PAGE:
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Swedish Work Cart Lets You Lay Down On The Job
Laying face down on a work cart when working a vegetable or berry patch isn't just for people with bad backs. It helps get work done faster and easier.
"It does save your back but it also helps you do a better job," says John Bashaw, Pendragon Fabrication, importer and distributor of the Swedish Drangen Lay Down Cart.
The operator steers and controls the speed of the cart with their feet. Both hands are free.
"The first customer I had was a third generation cut flower grower," recalls Bashaw. "He put in 25,000 plants a year. The next year after buying the cart he doubled production. Another young couple in Oregon bought a cart when they started their vegetable farm. They farm 17 acres by themselves using our cart."
Bashaw points to a University of Wisconsin study that found a person could pick 23 percent more snap beans in a 20-minute period with the cart than they could without the cart. "If that was the first 20 minutes, think how much more productive they would be at the end of the day," he says.
Bashaw says the way the machine fits a body's natural position is what makes the difference between it and other such carts. Designers looked at what shape the body takes in zero gravity. They adapted that shape to their cart. The angle of the legs to the chest and the knees on the Drangen is a natural stress-free position, explains Bashaw.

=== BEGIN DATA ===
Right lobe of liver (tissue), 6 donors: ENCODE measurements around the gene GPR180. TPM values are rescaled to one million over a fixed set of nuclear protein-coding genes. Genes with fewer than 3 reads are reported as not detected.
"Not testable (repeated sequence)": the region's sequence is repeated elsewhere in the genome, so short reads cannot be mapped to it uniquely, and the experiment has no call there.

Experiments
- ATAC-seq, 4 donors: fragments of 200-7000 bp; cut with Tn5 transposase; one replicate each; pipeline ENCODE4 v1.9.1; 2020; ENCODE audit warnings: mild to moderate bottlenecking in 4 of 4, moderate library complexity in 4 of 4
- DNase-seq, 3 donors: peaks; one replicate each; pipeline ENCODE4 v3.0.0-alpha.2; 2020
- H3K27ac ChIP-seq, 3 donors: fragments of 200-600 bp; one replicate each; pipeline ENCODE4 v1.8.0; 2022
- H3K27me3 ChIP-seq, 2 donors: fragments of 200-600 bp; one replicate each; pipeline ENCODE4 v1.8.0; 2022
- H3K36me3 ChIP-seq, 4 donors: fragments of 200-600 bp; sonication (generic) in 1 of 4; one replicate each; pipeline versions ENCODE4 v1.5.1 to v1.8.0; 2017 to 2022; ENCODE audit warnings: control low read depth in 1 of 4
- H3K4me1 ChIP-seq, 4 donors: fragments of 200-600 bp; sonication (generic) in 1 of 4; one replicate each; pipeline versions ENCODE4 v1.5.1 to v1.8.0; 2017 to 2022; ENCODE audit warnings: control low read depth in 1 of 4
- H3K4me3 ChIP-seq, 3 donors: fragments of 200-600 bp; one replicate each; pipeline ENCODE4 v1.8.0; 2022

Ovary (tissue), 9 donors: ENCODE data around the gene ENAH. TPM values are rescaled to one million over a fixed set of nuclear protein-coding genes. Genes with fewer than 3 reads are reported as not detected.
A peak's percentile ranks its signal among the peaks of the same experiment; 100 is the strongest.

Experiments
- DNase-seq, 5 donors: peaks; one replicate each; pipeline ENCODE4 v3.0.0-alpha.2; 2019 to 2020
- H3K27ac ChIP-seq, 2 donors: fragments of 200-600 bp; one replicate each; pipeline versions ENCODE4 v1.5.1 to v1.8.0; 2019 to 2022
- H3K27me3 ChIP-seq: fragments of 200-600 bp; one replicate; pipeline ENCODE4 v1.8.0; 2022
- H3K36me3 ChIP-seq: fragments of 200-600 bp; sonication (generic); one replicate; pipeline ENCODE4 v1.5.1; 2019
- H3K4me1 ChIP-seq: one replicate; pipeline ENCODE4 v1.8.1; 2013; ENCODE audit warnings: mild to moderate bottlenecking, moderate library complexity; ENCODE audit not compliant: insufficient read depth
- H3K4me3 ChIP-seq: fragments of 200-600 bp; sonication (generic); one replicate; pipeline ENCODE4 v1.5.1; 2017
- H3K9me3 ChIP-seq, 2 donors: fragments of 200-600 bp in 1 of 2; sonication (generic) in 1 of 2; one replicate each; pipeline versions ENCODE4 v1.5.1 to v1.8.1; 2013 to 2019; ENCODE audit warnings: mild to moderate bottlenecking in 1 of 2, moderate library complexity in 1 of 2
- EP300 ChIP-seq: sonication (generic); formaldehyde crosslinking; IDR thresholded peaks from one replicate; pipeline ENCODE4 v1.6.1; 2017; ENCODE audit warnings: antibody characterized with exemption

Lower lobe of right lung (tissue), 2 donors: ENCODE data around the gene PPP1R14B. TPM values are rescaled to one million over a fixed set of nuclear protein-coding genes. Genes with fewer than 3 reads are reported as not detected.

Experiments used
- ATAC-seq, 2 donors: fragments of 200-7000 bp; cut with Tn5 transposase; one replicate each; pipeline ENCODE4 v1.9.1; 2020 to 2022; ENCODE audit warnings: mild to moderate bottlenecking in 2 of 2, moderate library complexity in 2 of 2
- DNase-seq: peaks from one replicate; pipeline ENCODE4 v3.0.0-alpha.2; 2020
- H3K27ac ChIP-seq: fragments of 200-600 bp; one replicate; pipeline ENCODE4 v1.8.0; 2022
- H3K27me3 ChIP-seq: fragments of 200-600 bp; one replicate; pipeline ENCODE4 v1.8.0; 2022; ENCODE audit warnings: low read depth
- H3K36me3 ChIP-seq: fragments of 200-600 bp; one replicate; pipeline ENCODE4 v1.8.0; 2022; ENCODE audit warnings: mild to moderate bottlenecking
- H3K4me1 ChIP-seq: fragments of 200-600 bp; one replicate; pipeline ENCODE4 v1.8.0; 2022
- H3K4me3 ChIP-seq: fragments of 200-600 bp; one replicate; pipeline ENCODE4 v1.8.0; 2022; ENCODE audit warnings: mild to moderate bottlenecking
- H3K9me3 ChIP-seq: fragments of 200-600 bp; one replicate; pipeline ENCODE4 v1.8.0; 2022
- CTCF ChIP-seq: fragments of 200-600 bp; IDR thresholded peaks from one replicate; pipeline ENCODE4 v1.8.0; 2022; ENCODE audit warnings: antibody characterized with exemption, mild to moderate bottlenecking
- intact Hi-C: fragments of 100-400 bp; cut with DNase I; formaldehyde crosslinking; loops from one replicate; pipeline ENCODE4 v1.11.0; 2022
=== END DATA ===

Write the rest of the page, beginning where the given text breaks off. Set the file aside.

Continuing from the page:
"It gives you stability that you don't get laying flat," he says. "The Drangen can be quickly adjusted to fit the individual body shape, whether short or tall. If you get sore on it, it's because you haven't adjusted it to your body."
The Drangen cart comes with wheels or tracks and with a seat for sitting upright. A base unit with tracks sells for $9,500. The upright seat adds another $1,200. Other accessories include trays and platforms for seedling flats or harvest containers, rotary brush weeders, harvesting conveyers, canopies and four-wheel steer trailers. Custom-built equipment is also available. Carts can be equipped with either gas or electric motors. They can be equipped for one to four workers.
"The only problem with them is that once a person uses it, you don't want to give it up," says Bashaw.
Contact: FARM SHOW Followup, Pendragon Specialties, LLC, 2485 Corporate Circle, Unit 5, East Troy, Wis. 53120 (ph/fax 262 642-7793; mobile 262 844-3440; info@pendragonfabrication.com; www.pendragonfabrication.com).

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2009 - Volume #33, Issue #3